In order to better understand MACRA's incentives and structures, it is helpful to first understand the design elements present in most health care pay-for-performance compensation models ("P4P"). Pay-for-performance compensation models in health care aim at "improving the quality, efficiency, and overall value of health care." (10) In theory, they accomplish these goals by providing health care providers with financial incentives for carrying out quality improvement activities and achieving more beneficial outcomes for patients. (11) Because P4P programs alter the way in which health care providers are paid, they are primarily payment programs as opposed to quality improvement-programs. (12) Though there have been many P4P experiments in health care, (13) all of them have the same three central design elements: 1) performance measurement, 2) incentives, and 3) transparency and consumer engagement. (14)

      Performance measures used in P4P programs in the health care world fall into three distinct categories: 1) structure, 2) process, and 3) outcome. (15) Structural measures focus on a health care provider's capacity, systems, and overarching processes. (16) Process measures indicate the steps that a provider takes to maintain or improve the health of patients. (17) And, outcome measures reflect the overall effect of the service rendered on the health status of patients. (18) In other words, structural measures describe what a particular health care practice looks like, process measures describe what the provider actually does during a patient consultation, and outcome measures describe what happens to the patient after an encounter with the provider. P4P programs usually use a combination of structural, process, and outcome performance measures. (19)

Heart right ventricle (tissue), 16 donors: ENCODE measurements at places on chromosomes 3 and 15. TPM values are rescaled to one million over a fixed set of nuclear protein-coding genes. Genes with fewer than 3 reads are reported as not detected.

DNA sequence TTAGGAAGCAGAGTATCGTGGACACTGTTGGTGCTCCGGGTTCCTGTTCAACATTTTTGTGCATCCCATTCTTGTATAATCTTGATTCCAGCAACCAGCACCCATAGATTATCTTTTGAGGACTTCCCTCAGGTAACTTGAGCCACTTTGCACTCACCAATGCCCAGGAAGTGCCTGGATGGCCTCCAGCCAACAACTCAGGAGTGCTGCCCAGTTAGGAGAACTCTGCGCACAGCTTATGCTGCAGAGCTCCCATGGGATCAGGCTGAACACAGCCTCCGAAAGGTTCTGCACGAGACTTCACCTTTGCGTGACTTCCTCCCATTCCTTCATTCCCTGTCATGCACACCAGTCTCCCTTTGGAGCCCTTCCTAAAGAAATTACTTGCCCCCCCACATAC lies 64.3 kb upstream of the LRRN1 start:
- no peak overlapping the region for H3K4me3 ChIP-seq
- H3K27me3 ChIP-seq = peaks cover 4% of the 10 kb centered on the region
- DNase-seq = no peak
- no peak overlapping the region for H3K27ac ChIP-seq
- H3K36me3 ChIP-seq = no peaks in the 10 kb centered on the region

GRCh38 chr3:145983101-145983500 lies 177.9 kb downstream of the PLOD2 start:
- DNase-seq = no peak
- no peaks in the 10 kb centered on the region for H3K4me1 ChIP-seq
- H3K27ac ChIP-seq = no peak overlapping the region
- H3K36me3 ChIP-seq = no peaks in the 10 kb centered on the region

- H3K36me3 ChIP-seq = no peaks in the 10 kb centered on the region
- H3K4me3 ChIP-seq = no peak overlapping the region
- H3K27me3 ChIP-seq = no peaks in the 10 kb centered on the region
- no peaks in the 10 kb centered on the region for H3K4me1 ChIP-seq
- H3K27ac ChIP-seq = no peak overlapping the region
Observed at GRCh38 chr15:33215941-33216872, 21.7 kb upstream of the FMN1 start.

The incentives associated with a P4P program can be either positive or negative. (20) Positive financial incentives can take a variety of forms, but always involve the award of additional funds as a result of provider compliance with performance measures. (21) Negative financial incentives, however, result in a loss of income due to the provider's failure to achieve the performance objectives. (22) While positive financial incentives appear more common generally, Medicare demonstrations that experimented with P4P often included negative financial incentives as well. (23)

      Lastly, P4P programs also, through transparency and consumer engagement activities, try to incentivize patients to choose high-quality providers. (24) Transparency and consumer engagement efforts focus on presenting cost and quality evidence to patients in an easy-to-understand manner so that patients will switch from low-quality providers to high-quality providers. (25)